We’ll have to wait until June to discover what will really transpire between Trump and Kim, but what would a peace deal with North Korea entail? Presumably, it would include regulation of nuclear weapons development, a regimen of inspections, cutbacks, and certifications. So, something such as a Joint Comprehensive Plan of Action as was brokered with Iran? The difference would be that Trump–not Obama–would broker this deal and crow about it even if is identical to what Obama helped to broker.

Also, Israel and Saudi Arabia are itching to go to war with Iran, and they are willing to fight to the last American, which seems to suit John Bolton to a tee. So, either Trump doesn’t get it, or he doesn’t care. Or perhaps both.

I don’t agree that the Nobel Peace Prize “does not have much meaning.” I’m glad to see it go to organizations such as Medecins Sans Frontieres, the Intergovernmental Panel on Climate Change, and the rather timely International Campaign to Abolish Nuclear Weapons, among others. It seems to be a mixed bag, so I don’t see it as an infallible arbiter by any stretch, but sometimes you have to take the good when it appears.


Why would N. Korea give up it’s weapons when Trump throws away an agreement that kept Iran from having nuclear weapons and now is being threatened with war by the Trump administration?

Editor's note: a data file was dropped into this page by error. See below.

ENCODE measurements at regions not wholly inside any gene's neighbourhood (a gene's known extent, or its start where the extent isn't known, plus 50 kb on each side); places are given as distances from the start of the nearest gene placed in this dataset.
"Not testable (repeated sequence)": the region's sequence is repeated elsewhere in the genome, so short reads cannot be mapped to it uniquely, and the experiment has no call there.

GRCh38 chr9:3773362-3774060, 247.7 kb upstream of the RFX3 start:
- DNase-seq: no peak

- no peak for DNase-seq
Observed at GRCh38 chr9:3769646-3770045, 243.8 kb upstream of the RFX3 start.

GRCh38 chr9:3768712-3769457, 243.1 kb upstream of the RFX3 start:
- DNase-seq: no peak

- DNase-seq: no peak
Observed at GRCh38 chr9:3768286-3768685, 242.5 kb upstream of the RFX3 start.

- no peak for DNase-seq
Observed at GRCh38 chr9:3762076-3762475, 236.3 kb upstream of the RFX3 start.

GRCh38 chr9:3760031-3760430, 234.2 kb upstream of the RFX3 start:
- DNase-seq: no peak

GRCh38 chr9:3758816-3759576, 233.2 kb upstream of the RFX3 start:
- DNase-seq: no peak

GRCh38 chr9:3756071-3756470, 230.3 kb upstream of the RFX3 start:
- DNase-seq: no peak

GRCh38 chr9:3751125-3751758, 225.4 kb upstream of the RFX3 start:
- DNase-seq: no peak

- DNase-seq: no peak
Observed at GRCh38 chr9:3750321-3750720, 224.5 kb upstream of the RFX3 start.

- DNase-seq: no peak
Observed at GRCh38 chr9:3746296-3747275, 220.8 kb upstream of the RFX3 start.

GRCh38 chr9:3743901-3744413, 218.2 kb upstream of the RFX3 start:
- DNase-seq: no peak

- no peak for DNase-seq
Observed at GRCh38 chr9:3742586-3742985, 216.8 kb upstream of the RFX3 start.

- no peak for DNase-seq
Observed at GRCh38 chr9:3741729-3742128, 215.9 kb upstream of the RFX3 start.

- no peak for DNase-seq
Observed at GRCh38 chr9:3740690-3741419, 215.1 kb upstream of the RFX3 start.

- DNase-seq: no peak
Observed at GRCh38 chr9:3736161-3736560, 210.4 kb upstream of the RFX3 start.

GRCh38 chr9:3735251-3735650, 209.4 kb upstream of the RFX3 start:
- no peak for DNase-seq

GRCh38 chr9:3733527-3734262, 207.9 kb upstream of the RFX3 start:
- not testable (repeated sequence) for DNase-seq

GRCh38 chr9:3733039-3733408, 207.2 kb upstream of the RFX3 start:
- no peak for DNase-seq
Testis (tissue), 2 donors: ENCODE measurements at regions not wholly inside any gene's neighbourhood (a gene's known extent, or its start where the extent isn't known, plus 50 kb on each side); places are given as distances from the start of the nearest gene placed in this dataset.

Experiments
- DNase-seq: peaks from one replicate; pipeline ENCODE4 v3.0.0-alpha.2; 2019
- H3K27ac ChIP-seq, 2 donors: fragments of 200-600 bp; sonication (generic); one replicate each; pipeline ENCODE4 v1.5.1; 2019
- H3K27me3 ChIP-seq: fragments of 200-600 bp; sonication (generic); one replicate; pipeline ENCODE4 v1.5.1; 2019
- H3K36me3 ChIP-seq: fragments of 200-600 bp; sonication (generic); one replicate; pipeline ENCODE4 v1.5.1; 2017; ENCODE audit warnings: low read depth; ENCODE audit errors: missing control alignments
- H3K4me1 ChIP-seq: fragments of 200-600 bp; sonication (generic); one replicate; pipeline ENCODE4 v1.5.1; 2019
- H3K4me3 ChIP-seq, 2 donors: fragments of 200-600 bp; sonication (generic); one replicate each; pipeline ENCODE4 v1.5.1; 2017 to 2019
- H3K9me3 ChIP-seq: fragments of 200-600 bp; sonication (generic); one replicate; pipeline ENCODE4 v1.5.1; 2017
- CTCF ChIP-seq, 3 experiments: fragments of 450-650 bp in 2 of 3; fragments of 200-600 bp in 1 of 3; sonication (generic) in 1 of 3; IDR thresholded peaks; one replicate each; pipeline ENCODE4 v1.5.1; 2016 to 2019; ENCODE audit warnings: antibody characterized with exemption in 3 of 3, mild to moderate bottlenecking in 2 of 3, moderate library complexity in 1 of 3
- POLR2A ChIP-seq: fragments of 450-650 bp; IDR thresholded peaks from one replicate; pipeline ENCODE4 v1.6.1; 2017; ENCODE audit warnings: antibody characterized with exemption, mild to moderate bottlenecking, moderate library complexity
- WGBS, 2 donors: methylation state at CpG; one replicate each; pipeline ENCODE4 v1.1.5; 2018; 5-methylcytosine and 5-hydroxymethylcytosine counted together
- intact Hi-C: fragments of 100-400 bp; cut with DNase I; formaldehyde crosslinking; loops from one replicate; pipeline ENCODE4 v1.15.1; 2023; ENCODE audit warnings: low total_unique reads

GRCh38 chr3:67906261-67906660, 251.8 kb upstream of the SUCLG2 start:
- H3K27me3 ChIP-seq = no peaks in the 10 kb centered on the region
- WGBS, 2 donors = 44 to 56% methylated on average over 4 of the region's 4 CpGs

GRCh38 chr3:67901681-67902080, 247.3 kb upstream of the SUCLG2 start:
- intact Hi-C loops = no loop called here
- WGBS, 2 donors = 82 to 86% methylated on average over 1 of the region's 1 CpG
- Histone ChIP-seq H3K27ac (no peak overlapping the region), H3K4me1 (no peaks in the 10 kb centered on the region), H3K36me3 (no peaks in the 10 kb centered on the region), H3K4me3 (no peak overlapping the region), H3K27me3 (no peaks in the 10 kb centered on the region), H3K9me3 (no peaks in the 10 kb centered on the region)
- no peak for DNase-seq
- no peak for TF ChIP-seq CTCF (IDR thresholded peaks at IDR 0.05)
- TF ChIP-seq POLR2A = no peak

Peace prize, more like a war prize.
The trio of neocons, Israel, and Saudi Arabia has wanted Iran destroyed for decades. Throwing the agreement away means war can now be conducted against this ‘terrorist’ regime.
N. Korea will discover that Trump is not someone to make an agreement with. He has never honored any deals he has made with others. It is just a con job and N. Korea is foolish if they think Trump will get them what they want. And Trump is a fool who thinks he will get what he wants from them.


This article leaves out a lot.

In World War II Iran was neutral under its then Shah, Reza Shah.

After Germany attacked the Soviet Union and the U.S.S.R. became an ally of Britain, the British needed to supply the U.S.S.R. and get oil there. Iran would have been perfect for this, both as a staging ground for supplies and as a source of oil. But Iran was neutral. Britain ordered them to not be neutral and they didn’t obey.

So on August 25th, 1941, the British invaded from Iraq and the Soviets from the north. They quickly conquered Iran, deposed Reza Shah, and put his son, Mohammad Reza Pahlavi, on the throne. (About ten years later the UK & the US overthrew the democratic government and made the same Pahlavi an absolute monarch instead of a constitutional one. He’s the same Shah that was deposed in 1979.) They occupied Iran until 1946.